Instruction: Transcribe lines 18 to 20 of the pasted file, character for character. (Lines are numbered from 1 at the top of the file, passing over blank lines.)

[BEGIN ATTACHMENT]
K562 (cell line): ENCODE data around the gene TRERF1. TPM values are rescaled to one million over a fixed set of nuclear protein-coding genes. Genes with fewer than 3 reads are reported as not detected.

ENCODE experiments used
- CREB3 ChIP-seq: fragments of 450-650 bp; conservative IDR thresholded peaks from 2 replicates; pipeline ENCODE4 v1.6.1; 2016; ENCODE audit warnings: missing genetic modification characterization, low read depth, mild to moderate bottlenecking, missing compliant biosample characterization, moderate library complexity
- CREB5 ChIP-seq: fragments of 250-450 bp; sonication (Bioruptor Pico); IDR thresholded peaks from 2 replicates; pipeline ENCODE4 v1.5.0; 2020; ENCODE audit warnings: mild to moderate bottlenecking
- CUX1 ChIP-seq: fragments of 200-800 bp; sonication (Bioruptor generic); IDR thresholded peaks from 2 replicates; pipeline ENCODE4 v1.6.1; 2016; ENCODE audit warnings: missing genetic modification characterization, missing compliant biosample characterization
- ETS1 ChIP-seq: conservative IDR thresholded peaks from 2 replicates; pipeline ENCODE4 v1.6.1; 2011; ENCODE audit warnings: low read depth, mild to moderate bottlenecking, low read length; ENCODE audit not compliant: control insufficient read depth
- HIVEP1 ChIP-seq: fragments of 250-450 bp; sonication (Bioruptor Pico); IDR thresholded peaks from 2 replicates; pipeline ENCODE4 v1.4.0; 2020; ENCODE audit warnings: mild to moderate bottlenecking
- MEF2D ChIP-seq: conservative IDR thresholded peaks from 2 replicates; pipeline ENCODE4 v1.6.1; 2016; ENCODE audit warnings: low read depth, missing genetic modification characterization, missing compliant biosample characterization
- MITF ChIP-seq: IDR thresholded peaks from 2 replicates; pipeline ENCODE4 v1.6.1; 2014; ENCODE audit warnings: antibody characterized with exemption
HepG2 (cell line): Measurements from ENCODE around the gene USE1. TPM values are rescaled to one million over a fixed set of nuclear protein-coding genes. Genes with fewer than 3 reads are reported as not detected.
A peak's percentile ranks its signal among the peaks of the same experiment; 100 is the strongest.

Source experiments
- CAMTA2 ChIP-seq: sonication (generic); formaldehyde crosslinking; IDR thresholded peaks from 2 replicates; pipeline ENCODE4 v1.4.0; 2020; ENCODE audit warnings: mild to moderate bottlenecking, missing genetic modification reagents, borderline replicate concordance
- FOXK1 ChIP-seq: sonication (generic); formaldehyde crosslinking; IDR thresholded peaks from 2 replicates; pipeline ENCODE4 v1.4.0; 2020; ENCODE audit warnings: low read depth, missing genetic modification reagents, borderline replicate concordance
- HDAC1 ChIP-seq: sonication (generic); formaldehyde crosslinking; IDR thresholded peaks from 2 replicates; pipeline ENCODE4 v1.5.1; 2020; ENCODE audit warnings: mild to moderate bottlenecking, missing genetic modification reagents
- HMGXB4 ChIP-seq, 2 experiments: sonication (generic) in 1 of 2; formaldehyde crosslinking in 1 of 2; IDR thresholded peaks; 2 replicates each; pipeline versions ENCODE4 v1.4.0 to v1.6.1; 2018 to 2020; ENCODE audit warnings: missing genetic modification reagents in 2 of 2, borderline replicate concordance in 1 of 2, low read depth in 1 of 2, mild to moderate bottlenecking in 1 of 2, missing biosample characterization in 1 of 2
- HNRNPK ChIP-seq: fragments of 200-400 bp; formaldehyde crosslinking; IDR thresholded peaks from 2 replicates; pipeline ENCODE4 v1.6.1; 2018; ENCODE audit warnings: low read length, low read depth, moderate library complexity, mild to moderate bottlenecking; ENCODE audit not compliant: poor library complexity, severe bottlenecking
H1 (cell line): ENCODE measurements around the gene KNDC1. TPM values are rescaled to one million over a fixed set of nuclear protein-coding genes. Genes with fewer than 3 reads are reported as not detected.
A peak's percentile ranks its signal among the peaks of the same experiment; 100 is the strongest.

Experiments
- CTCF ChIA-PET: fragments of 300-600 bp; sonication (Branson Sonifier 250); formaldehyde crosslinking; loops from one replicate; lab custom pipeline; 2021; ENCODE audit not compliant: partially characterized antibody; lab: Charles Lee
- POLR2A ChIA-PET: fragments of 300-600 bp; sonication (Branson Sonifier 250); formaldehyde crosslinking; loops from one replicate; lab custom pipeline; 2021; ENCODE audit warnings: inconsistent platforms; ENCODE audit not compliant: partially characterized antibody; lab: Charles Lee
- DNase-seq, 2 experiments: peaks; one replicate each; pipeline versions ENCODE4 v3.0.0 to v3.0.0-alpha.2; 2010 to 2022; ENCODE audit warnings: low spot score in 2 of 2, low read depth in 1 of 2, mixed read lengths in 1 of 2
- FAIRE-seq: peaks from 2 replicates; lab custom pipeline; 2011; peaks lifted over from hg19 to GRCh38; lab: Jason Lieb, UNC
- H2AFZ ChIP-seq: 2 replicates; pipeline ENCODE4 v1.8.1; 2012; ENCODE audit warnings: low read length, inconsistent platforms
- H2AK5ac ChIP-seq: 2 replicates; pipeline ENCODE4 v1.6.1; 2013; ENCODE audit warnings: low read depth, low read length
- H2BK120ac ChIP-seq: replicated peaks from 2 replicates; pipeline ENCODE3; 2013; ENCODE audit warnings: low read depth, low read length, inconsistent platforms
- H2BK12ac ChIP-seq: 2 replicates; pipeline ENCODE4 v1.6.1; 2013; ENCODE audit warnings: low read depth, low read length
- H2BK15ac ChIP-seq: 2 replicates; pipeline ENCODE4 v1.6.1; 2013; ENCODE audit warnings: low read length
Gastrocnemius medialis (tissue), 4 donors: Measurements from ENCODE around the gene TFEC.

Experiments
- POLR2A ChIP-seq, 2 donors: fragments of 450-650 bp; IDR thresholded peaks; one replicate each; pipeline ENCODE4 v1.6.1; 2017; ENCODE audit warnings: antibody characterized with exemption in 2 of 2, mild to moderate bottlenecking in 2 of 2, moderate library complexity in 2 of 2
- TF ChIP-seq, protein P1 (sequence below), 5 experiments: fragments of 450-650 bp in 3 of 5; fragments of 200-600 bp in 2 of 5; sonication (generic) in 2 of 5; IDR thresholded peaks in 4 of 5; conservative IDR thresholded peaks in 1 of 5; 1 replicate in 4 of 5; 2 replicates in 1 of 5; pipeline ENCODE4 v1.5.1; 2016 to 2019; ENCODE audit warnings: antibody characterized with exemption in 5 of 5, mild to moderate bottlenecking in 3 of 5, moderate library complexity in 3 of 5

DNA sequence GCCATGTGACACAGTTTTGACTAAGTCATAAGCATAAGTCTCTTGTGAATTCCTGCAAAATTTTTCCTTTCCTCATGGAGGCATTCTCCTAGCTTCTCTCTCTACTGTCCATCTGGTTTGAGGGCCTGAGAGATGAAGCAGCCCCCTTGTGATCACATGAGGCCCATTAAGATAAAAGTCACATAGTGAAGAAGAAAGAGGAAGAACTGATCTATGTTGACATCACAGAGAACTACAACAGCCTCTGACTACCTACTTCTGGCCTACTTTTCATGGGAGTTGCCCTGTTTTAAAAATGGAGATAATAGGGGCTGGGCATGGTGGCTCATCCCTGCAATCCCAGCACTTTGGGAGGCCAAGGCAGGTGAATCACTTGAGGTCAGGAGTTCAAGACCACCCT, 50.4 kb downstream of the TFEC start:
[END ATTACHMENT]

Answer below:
H1 (cell line): ENCODE measurements around the gene KNDC1. TPM values are rescaled to one million over a fixed set of nuclear protein-coding genes. Genes with fewer than 3 reads are reported as not detected.
A peak's percentile ranks its signal among the peaks of the same experiment; 100 is the strongest.

Experiments